Bella Hadid Stands With Palestine In Striking Keffiyeh Dress At Cannes

Model Bella Hadid made a political fashion statement at the Cannes Film Festival this week, donning a dress reminiscent of the headscarves known worldwide as a symbol of solidarity with Palestine.

On Thursday, Hadid stepped out wearing a vintage red-and-white dress featuring the striking checkered pattern and fringe of a keffiyeh scarf, a nod to her Palestinian heritage. (Though the asymmetrical, ruffled spaghetti-strap dress does look a bit more like a shemagh, the keffiyeh’s more complex cousin.)

Photographed fetching ice cream during a walk along the French Riviera, the model and fragrance designer rounded out her ensemble with red Gucci mules, gold hoop earrings and rimless, rectangular sunglasses.

She styled her hair in a slick ponytail accented with a wispy, white hair tie and went with a glowing, makeup-minimal look on her skin.

The star, whose support for Palestinian liberation predates the current conflict with Israel, acknowledged the meaning behind her outfit while giving fashion designers Michael Sears and Hushi Mortezaie, of the label Michael and Hushi, a shoutout online later that day.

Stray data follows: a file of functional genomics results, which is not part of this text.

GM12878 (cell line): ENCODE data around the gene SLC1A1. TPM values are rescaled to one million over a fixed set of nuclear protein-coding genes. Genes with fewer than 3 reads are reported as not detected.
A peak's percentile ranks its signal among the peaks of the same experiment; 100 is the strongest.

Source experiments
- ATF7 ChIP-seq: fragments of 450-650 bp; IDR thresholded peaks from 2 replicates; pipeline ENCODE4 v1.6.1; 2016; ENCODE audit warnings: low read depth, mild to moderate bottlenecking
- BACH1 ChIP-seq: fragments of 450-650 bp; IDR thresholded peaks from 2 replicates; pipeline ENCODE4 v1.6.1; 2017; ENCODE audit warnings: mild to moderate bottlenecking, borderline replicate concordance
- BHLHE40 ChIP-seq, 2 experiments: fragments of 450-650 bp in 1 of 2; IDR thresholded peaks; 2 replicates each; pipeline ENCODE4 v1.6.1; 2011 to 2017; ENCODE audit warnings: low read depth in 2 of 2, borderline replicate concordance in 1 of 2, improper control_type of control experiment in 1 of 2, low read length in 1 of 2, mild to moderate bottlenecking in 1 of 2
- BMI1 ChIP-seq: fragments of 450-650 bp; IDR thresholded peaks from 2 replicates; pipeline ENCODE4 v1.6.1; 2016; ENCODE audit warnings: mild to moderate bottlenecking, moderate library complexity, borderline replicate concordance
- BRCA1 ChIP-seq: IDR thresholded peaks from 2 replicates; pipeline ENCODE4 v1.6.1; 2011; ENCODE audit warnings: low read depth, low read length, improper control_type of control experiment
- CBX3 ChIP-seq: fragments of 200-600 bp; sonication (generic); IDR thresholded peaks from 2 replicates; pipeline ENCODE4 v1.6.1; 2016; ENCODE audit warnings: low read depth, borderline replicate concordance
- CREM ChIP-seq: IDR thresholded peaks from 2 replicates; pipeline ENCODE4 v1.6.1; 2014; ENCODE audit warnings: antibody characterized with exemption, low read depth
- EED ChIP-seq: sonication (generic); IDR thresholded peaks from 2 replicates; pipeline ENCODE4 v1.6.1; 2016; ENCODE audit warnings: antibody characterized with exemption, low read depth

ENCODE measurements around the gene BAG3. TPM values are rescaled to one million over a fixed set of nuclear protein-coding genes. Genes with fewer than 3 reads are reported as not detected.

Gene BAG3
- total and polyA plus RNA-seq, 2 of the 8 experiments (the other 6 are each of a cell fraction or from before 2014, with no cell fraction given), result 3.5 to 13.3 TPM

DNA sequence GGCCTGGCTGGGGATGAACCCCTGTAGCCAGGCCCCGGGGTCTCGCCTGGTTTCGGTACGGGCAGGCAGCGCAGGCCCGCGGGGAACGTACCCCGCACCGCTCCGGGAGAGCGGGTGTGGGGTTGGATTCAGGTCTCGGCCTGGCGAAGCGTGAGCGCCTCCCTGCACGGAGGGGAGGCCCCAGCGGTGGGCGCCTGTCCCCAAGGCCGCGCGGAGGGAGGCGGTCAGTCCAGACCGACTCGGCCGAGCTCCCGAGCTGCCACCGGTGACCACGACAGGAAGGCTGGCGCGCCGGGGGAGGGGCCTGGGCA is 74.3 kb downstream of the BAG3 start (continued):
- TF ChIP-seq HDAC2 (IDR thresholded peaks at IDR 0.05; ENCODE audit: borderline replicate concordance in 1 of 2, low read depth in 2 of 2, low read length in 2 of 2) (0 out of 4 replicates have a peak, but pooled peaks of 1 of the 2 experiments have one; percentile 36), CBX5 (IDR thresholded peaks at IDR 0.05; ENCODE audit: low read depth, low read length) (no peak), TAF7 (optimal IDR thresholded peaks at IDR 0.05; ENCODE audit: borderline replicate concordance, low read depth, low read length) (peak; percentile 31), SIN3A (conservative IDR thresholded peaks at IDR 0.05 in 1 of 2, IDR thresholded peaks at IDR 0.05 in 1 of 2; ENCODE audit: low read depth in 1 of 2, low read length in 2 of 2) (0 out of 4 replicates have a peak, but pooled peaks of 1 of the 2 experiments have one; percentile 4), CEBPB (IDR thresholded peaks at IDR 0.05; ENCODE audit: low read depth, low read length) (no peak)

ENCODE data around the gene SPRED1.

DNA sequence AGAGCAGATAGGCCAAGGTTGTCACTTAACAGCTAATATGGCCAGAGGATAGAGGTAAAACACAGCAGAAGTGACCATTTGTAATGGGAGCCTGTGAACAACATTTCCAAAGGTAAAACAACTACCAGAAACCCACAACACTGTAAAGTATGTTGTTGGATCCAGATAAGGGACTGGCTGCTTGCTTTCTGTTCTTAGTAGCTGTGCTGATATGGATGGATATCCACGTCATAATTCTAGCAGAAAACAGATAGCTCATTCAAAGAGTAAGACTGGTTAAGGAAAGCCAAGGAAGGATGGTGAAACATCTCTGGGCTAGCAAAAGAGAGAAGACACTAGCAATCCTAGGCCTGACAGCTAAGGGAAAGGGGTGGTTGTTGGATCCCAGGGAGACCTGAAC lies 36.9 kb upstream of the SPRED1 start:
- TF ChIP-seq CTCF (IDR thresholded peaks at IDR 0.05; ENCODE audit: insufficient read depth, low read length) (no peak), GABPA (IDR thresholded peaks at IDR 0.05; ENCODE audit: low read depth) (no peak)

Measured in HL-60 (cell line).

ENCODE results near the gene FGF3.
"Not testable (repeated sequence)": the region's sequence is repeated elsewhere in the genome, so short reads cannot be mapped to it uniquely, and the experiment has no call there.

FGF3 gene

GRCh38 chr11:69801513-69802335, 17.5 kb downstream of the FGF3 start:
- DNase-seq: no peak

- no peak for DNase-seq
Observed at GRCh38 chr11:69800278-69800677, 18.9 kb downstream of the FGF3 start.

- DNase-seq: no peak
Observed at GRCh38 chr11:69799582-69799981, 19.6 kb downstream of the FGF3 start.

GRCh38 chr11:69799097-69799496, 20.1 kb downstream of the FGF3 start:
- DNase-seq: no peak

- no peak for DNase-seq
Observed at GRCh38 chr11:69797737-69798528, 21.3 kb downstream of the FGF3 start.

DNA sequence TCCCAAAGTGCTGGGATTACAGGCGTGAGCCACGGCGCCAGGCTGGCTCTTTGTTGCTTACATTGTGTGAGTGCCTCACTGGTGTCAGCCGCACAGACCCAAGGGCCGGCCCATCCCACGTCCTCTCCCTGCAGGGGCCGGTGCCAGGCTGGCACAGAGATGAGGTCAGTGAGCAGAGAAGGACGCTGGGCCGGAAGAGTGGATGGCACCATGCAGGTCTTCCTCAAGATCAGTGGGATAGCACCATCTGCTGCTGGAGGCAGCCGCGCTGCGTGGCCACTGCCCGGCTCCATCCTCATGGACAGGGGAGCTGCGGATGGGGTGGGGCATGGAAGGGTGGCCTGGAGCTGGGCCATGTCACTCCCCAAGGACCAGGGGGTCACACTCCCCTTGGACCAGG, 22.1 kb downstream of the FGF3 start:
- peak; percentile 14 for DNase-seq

Bella Hadid dons a vintage keffiyeh-print dress while in France for the 2024 Cannes Film Festival on Wednesday.
Bella Hadid dons a vintage keffiyeh-print dress while in France for the 2024 Cannes Film Festival on Wednesday. Jacopo Raule via Getty Images

Reposting an image of the original 2001 design to her Instagram Story, she tagged the designers and wrote, “Free Palestine forever,” beside an emoji of the Palestinian flag.

Since Israel’s offensive in Gaza, which has killed some 34,000 people, began, Hadid has repeatedly spoken in support of Palestinians in Gaza.

Last October, in the wake of the Oct. 7 Hamas attack that killed 1,200 Israelis and kicked off the latest violence, the model expressed her sympathy for Palestinian and Israeli victims of violence.

“I believe deep in my heart that no child, no people anywhere, should be taken away from their family either temporarily or indefinitely. That goes for Israeli or Palestinian people alike,” she wrote on Instagram.

Hadid’s father, real estate developer Mohamed Hadid, was born in Nazareth during the Arab-Israeli War of 1948. He has described how his family was forced to flee from their home when he was a baby, taking refuge in Syria before immigrating to the United States in his teens.